Logistic and forwarding services in Japan


Capital City

127.56 Mio.

National languages

Yen (JPY)

Gross national product (GNP)
USD 5960 Mrd.

GNP per person
USD 46’720

Financial exports to Switzerland
CHF 6958.81 Mio.

Financial imports from Switzerland
CHF 4214.8 Mio.

Bilateral relations Switzerland–Japan

Japan is one of Switzerland’s most important partner states in Asia. As well as intensive economic relations the two countries enjoy close cooperation in the economic, political and multilateral areas. Relations, at the highest level, are excellent. In 2014 Switzerland and Japan will celebrate the 150th anniversary of official bilateral relations.

Economic cooperation

Economic relations between Japan and Switzerland are intensive. The Swiss Business Hub in Tokyo is responsible for promoting Switzerland as a business location. Japan is a priority country for Swiss export promotion and after China (including Hong Kong) is Switzerland’s second most important trading partner in Asia.
In 2011 exports of goods to Japan were worth 7 billion CHF or 3.2% of total Swiss exports. The lion’s share consisted of chemical and pharmaceutical products, watches and jewellery, precious metals and machinery. Imports were mainly vehicles, machinery, chemical products and electrical appliances.
Switzerland is a major investor in Japan, ranking eighth among foreign investors in 2009.


Business language

Japanese, English.

Dimensions and weights

Metric system.


National currency 1 Yen (Y) = 100 Sen.
ISO code: JPY

Customs tariff

Harmonised system; customs clearance based on the transaction value.

Import control

The import of goods is largely free. Liberalised goods can be imported in unlimited quantities. There are import bans on firearms and munitions, narcotics, CFCs, pornographic texts and counterfeit money and plants and products of animal origin. There are restrictions on the import of various groups of goods which require a licence for import. Various ministries such as the Ministry of Agriculture (animals, fertilisers), Ministry of Economics (electrical products, chemicals, explosives), Ministry of Health (cosmetics, pharmaceuticals, medical devices, food) are responsible for licences.
Japan and the EU have a mutual agreement on conformity assessment. This means that certificates and markings of conformity such as those for electronic devices and telecommunication devices are recognised. The JAS or JIS symbol is evidence of conformity. The Japanese Industrial Standards Committee issues information on the norms and standards.
The import and export of capital has been largely liberalised, in general at most there is a reporting obligation with automatic approval.
Standard VAT rate: 8% (reduced rate 0%). From October 2015 increase to 10%.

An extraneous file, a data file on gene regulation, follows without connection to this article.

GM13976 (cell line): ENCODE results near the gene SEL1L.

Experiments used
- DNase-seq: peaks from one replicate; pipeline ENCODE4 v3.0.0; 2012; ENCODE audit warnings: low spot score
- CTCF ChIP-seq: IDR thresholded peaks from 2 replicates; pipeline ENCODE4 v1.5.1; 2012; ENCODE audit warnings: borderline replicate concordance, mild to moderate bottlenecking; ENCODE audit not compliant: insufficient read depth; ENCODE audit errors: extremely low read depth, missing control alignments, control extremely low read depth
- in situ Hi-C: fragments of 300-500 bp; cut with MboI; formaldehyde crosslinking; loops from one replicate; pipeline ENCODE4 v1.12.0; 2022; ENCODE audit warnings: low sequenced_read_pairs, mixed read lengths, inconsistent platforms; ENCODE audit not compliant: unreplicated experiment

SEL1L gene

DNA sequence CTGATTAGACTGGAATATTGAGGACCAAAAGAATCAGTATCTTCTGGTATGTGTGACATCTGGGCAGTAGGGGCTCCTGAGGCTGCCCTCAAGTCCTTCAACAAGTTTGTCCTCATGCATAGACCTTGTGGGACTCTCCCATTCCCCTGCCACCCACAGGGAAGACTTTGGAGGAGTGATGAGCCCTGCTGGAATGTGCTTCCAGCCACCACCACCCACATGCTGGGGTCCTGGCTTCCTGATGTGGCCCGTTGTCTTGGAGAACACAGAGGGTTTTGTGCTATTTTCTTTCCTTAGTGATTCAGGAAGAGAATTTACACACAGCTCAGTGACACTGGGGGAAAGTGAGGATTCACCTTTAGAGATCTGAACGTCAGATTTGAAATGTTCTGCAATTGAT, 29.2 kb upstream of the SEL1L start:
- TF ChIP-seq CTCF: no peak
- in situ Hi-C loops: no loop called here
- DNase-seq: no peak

Pre-shipment inspection

Imports are subject to controls from USD 2.500. The certificate number must be communicated to the shipping or air freight agents before loading.

Terms of payment and tenders

Largely on a USD basis but also Yen or EUR. CIF Yokohama or other Japanese ports of destination. Letters of credit are standard, in the case of long-term business relationships documents against payment is also used.
Tenders in English.

Designations of origin

Misleading symbols and statements are prohibited. Indicate the country of origin on commercial invoices.


No special marking and labelling regulations known (except for food, fertilisers, medical devices, household goods, electrical appliances, cosmetics).


Seaworthy packaging. Hay and straw are prohibited. Standard signing of the boxes with the box mark of the port of destination in line with the invoice and the standard loading papers. Use of the ISPM-15 standard for imports with wooden packaging. Certain packaging (e.g. PET bottles, white tin and aluminium cans, paper and plastic packaging) must bear a Japanese recycling logo. Obtain precise instructions from the importer.

Product samples

Where they are only suitable for use as such, products samples are not subject to duty. Goods which are intended for measurement are subject to monitoring but are generally duty free if they are subsequently re-exported. Samples are generally treated like standard imports. More details, including about the ATA Carnet procedure which is permitted.

Shipping and accompanying documents

a) Commercial invoices, 3 copies, signed and with all standard information, including the country of origin, uncertified, copy of the import licence where necessary.

b) Certificates of origin generally not required; as the origin, indicate “Swiss” in the case of Swiss goods, or “European Union” for goods originating from UE.

c) Bills of lading without certification

d) Recommendation: extensive packing list in English.

d) Airmail packages up to 20 kg: as for packages, international dispatch note with an “airmail” sticker, copy of the import licence where necessary.